HomeGroupsTalkZeitgeist
This site uses cookies to deliver our services, improve performance, for analytics, and (if not signed in) for advertising. By using LibraryThing you acknowledge that you have read and understand our Terms of Service and Privacy Policy. Your use of the site and services is subject to these policies and terms.
Hide this

Results from Google Books

Click on a thumbnail to go to Google Books.

Where Mathematics Comes From: How the…
Loading...

Where Mathematics Comes From: How the Embodied Mind Brings Mathematics… (original 2000; edition 2001)

by George Lakoff, Rafael Nuñez

MembersReviewsPopularityAverage ratingMentions
359444,000 (3.84)6
Member:jxn
Title:Where Mathematics Comes From: How the Embodied Mind Brings Mathematics into Being
Authors:George Lakoff
Other authors:Rafael Nuñez
Info:Basic Books (2001), Paperback, 512 pages
Collections:Your library
Rating:
Tags:None

Work details

Where Mathematics Comes From: How the Embodied Mind Brings Mathematics into Being by George Lakoff (2000)

None
Loading...

Sign up for LibraryThing to find out whether you'll like this book.

No current Talk conversations about this book.

» See also 6 mentions

Showing 4 of 4
Interesting follow-up to Lakoff's Metaphors We Live By.
The thesis here is that all language is metaphorical expression, which is based on conceptual metaphors determined by the brain as well as by society.
Mathematical metaphors are explained within this context, starting with things like the number-line and the Cartesian plane and culminating in the example of Euler's equation where "e to the i pi plus one equals zero". Quite a ride and well worth skimming through the tables and the chapter summaries in order to get a feel of how concept work whithin our brains. ( )
1 vote mykl-s | Jan 31, 2016 |
l
  lascaux | Aug 16, 2013 |
I've never ready anything about cognitive science and as this book is a look at Mathematics from the Cognitive Scientist point of view it was difficult to start. By the end of the book I was pretty enthralled. Any one that has taken some higher level math courses (analysis, abstract alg) should read this book and really think about what they've learned. Anyone planning on teaching higher level math should read this and think about how they teach.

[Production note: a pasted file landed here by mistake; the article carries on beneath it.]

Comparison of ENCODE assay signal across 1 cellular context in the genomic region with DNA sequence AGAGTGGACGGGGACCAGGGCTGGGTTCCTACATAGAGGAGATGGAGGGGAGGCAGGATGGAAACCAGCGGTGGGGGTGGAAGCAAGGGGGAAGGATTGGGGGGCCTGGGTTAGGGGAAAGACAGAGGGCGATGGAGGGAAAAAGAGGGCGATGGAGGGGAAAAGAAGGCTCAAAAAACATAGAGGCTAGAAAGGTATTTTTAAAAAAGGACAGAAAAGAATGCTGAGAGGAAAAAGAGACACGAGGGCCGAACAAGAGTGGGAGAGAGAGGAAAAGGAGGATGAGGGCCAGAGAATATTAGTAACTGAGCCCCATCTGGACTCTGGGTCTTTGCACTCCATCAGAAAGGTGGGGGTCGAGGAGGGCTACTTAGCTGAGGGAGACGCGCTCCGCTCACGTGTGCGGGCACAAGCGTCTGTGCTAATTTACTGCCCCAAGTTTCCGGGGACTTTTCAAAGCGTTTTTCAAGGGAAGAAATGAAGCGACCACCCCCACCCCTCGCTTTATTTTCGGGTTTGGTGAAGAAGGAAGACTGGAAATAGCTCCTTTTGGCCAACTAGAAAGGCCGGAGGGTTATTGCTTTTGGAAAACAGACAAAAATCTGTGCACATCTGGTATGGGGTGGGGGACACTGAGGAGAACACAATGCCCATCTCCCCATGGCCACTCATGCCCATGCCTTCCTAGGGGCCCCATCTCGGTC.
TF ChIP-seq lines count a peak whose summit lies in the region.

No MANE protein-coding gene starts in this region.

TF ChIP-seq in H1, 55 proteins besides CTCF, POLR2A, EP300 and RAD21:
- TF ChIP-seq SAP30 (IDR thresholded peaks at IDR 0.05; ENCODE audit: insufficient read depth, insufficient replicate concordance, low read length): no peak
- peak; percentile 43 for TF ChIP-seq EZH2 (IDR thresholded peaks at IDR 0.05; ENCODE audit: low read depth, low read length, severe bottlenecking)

1 vote jcopenha | Jan 19, 2007 |
Can be summarized by the dust-jacket slogans "Mathematics is not built into the universe" and "The portrait of mathematics has a human face." Meaty and quite absorbing, even though it goes against my sometime Platonist sympathies.
2 vote fpagan | Jan 11, 2007 |
Showing 4 of 4
no reviews | add a review
You must log in to edit Common Knowledge data.
For more help see the Common Knowledge help page.
Series (with order)
Canonical title
Original title
Alternative titles
Original publication date
People/Characters
Important places
Important events
Related movies
Awards and honors
Epigraph
Dedication
First words
This book asks a central question: what is the cognitive structure of sophisticated mathematical ideas?
Quotations
Last words
Disambiguation notice
Publisher's editors
Blurbers
Publisher series
Original language
Canonical DDC/MDS
Book description
Haiku summary

Amazon.com Amazon.com Review (ISBN 0465037712, Paperback)

If Barbie thinks math class is tough, what could she possibly think about math as a class of metaphorical thought? Cognitive scientists George Lakoff and Rafael Nuñez explore that theme in great depth in Where Mathematics Comes From: How the Embodied Mind Brings Mathematics into Being. This book is not for the faint of heart or those with an aversion to heavy abstraction--Lakoff and Nuñez pull no punches in their analysis of mathematical thinking. Their basic premise, that all of mathematics is derived from the metaphors we use to maneuver in the world around us, is easy enough to grasp, but following the reasoning requires a willingness to approach complex mathematical and linguistic concepts--a combination that is sure to alienate a fair number of readers.

Those willing to brave its rigors will find Where Mathematics Comes From rewarding and profoundly thought-provoking. The heart of the book wrestles with the important concept of infinity and tries to explain how our limited experience in a seemingly finite world can lead to such a crazy idea. The authors know their math and their cognitive theory. While those who want their abstractions to reflect the real world rather than merely the insides of their skulls will have trouble reading while rolling their eyes, most readers will take to the new conception of mathematical thinking as a satisfying, if challenging, solution. --Rob Lightner

(retrieved from Amazon Thu, 12 Mar 2015 18:22:04 -0400)

(see all 2 descriptions)

A study of the cognitive science of mathematical ideas.

(summary from another edition)

» see all 2 descriptions

Quick Links

Popular covers

Rating

Average: (3.84)
0.5
1 1
1.5
2 2
2.5
3 7
3.5 1
4 12
4.5 6
5 6

Is this you?

Become a LibraryThing Author.

 

About | Contact | Privacy/Terms | Help/FAQs | Blog | Store | APIs | TinyCat | Legacy Libraries | Early Reviewers | Common Knowledge | 130,693,190 books! | Top bar: Always visible